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Valeri Karpov, Mongoose, and the importance of good docs

Amy Hays
by Amy Hays
on January 8, 2019

Updated on December 30, 2019

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Valeri Karpov, lead maintainer of Mongoose, got into software development by way of Pokémon.

He started visiting Pokémon forums when he was about 10 years old, and from there, he was hooked. He started building his own forums and websites based on his passion for Pokémon—which became a passion for computer science and software development.

“I went to college for computer science and was considering going into academia or industry,” Val said. “I decided on industry because academia was a little too slow-paced for me.”

His first job out of college was at a trading shop in Manhattan that had an internal library that helped traders with market data. “It was very clunky and not very good,” Val said. “But it taught me the benefits of JavaScript.”

JavaScript, Node.js, and MongoDB

When Node.js popped up on his radar, he started tinkering with it. He and his friends had started working on a fashion tech start-up, and Val was “tired of Rails, and thought Node had some good points.” He ended up playing with MongoDB.

“I started with Mongo because the trading company built everything in-house and they started adopting Mongo, even though they were very particular about software choices,” Val said.  

When the tech startup folded, he got a job at MongoDB.

“The person maintaining Mongoose at the time was working at Mongo,” Val said. “And soon after I started, he left and decided he didn’t want to maintain Mongoose any longer.”

Val was on the JFK AirTrain on the way to a bachelor party when the old maintainer tweeted that he was looking for someone to take over maintaining Mongoose. Val jumped on the chance.

Ownership and pride in work

“Mongoose is an important project and I’m super invested in it,” Val said.

That’s one area he thinks the world of open source could improve in: more responsiveness and responsibility in general. He thinks open source software could succeed more by people taking ownership and pride in the work.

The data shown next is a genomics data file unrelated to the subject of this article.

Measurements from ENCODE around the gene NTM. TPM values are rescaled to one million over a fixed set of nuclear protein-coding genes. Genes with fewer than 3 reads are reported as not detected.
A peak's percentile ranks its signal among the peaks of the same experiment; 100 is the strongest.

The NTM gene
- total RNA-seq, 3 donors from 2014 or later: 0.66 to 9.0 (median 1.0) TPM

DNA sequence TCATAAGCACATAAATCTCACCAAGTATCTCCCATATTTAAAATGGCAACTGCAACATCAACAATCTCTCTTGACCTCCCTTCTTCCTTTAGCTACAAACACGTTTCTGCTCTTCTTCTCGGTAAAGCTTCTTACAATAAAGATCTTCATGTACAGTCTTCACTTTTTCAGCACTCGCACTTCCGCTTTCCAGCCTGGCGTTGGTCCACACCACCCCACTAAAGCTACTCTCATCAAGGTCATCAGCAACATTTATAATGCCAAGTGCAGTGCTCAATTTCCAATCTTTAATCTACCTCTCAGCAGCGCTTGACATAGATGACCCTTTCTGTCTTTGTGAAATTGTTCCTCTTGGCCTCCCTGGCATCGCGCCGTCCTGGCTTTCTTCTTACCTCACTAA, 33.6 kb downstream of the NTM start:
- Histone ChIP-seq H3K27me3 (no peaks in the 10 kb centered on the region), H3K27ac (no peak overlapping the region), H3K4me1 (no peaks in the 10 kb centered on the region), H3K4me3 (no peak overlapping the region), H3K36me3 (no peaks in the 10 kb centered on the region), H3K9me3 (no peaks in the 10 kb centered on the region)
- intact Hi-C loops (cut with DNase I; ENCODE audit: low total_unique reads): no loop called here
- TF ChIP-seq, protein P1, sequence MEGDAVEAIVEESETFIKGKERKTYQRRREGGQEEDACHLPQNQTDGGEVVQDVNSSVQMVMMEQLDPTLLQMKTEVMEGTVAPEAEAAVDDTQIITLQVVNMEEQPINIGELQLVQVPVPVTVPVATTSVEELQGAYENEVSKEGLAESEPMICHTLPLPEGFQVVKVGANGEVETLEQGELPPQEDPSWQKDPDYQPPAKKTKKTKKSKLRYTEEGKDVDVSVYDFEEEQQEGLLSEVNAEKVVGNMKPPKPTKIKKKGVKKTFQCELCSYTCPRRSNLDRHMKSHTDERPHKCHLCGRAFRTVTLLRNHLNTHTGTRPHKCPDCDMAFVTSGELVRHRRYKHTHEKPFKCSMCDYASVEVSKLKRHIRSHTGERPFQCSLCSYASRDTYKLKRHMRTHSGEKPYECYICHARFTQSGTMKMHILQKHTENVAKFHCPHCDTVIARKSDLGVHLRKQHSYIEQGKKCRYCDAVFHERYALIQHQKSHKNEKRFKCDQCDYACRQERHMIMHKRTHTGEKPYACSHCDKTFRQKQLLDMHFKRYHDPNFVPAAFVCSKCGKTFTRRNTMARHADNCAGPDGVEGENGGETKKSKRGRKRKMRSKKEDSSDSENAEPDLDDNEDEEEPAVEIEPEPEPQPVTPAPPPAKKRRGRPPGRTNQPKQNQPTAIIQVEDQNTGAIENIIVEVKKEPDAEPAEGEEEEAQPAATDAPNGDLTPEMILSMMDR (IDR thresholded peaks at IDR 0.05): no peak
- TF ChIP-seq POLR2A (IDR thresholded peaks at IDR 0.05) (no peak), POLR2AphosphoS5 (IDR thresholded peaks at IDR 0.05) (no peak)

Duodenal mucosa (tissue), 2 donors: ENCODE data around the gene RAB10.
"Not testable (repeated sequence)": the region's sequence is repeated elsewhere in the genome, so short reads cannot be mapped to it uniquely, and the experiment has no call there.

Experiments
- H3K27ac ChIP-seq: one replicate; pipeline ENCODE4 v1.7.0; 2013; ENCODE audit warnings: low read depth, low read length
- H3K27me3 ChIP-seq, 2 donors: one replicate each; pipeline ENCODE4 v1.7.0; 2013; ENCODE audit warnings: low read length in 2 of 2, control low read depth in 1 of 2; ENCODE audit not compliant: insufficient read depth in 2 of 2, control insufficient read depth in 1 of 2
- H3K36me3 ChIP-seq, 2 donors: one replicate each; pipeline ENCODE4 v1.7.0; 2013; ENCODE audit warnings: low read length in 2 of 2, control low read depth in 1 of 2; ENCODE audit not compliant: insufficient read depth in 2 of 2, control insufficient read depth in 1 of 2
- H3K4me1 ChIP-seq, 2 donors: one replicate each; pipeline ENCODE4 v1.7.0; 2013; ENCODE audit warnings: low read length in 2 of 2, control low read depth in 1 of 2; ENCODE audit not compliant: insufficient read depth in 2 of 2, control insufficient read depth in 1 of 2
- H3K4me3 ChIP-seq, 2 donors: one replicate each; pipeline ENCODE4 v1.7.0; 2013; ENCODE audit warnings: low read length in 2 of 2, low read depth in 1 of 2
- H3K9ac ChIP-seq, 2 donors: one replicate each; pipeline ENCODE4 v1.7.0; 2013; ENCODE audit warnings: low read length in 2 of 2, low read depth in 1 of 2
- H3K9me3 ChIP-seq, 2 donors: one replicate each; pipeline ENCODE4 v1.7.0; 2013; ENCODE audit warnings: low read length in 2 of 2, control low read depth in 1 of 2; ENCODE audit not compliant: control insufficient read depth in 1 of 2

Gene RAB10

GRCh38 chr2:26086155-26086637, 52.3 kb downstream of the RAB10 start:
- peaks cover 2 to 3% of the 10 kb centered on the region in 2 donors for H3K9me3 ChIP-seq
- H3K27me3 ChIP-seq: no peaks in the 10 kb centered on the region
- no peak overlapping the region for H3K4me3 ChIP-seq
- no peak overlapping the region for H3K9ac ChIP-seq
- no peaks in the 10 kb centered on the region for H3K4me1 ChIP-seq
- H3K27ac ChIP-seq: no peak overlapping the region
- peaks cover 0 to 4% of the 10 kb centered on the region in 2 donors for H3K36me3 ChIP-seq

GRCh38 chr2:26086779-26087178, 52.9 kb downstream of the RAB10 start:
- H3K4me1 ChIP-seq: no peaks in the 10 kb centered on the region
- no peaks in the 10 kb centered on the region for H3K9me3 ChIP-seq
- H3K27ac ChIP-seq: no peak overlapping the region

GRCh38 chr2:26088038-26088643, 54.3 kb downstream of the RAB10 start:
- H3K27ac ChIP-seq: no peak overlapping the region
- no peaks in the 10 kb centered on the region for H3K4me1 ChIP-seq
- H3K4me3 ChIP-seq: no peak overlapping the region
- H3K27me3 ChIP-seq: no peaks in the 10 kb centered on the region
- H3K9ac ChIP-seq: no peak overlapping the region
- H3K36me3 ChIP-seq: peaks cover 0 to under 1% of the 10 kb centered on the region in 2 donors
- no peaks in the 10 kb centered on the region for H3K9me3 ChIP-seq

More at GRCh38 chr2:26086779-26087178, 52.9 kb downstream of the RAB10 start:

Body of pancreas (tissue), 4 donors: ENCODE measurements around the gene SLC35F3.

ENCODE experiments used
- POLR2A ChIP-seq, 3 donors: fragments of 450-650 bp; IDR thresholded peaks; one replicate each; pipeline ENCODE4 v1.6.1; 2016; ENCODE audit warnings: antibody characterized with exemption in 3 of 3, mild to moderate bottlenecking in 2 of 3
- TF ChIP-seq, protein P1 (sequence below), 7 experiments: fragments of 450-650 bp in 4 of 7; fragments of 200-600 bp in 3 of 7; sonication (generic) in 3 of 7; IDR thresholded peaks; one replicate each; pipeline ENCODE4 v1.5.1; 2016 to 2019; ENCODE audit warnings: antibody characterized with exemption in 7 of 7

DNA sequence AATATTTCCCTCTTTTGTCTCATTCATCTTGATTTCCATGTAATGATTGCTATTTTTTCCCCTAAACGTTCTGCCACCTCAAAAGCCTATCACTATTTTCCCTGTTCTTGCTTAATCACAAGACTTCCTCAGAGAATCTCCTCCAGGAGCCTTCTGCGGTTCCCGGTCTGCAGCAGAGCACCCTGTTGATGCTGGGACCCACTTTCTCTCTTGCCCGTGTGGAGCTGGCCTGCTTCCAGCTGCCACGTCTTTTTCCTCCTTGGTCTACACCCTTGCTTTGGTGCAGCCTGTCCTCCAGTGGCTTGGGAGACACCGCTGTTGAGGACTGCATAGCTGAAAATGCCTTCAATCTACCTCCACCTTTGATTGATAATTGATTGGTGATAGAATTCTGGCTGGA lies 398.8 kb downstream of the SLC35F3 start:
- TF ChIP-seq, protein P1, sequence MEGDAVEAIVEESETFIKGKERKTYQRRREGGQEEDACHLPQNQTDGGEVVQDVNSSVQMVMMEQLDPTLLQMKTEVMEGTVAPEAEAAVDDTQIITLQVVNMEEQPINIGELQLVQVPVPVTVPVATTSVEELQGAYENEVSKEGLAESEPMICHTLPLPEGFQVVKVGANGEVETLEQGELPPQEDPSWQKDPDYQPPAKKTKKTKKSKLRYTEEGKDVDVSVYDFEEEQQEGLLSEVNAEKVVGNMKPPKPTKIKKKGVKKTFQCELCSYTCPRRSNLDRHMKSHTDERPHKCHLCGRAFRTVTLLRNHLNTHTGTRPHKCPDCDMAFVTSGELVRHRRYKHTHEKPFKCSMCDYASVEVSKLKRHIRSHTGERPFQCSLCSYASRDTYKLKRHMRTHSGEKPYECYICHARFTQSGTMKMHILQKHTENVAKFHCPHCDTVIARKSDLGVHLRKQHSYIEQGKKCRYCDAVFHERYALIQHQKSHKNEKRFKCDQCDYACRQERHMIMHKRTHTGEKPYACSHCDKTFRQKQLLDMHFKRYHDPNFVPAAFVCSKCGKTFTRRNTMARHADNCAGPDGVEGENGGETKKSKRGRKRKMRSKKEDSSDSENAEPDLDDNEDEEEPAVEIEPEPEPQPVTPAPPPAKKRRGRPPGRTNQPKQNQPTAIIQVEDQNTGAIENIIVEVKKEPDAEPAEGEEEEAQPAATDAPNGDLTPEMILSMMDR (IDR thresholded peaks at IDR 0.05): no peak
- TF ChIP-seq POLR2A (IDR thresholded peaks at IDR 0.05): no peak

One way to help people take more pride in the work? Val thinks it helps for people to see benefit their projects are providing to users.

“Tidelift is going the right way and is more focused on providing value to customers who are willing to pay for open source rather than asking for donations,” Val said. “I always felt weird about soliciting donations because I feel that it’s not providing additional value to users.”

That’s why he was an early maintainer to sign up to provide support for Mongoose through the Tidelift Subscription.

Get support for Mongoose

Val loves tech writing and good docs

Another area Val thinks people in the open source community should focus on is better tech writing and good docs.

“Better tech writing, better guidelines for tech writing, more training,” Val said. “There are templates for docs sites, but not for the documentation itself.”

Val enjoys writing the documentation. Good docs helps educate users and prevents maintainer time wasted on figuring out a non-issue–that is, “issues that are more about lack of knowledge and less about actual issues with Mongoose,” Val said.

Val also spends time writing blog posts and he’s created an issue template for people to fill out when they discover bugs or issues. Unfortunately, only half of the requests actually use the template, Val said, and by nature of the beast, those are usually the ones that get done first.

“I pay more attention to the ones that are submitted properly,” Val said. “I have a labeling system and also give feedback on ‘bad’ issues.”

Tech writing is one of his favorite parts of being a lead maintainer, along with adding new features and fixing bugs, ownership of time and schedule, and connecting with people who use Mongoose.

He’s even written a book–called Mastering Async/Await, “a concise and comprehensive guide to async/await fundamentals.”

Finding time to work on Mongoose

Val works on Mongoose when time allows, mostly on nights and weekends.

“I think I have plenty of opportunity to come up with new things,” he said. He puts out a minor release once a quarter with bug fixes and some new features. He spends his time scoping out those new features, then fixing the bugs the new features might cause.

Oh, and he doesn’t forget the most important part: he updates his documentation.


If you’re interested in supporting Val's work on Mongoose while also getting security, maintenance, and licensing assurances for Mongoose and other open source projects you already use, check out the Tidelift Subscription. You can also order his book Mastering Async/Await here.

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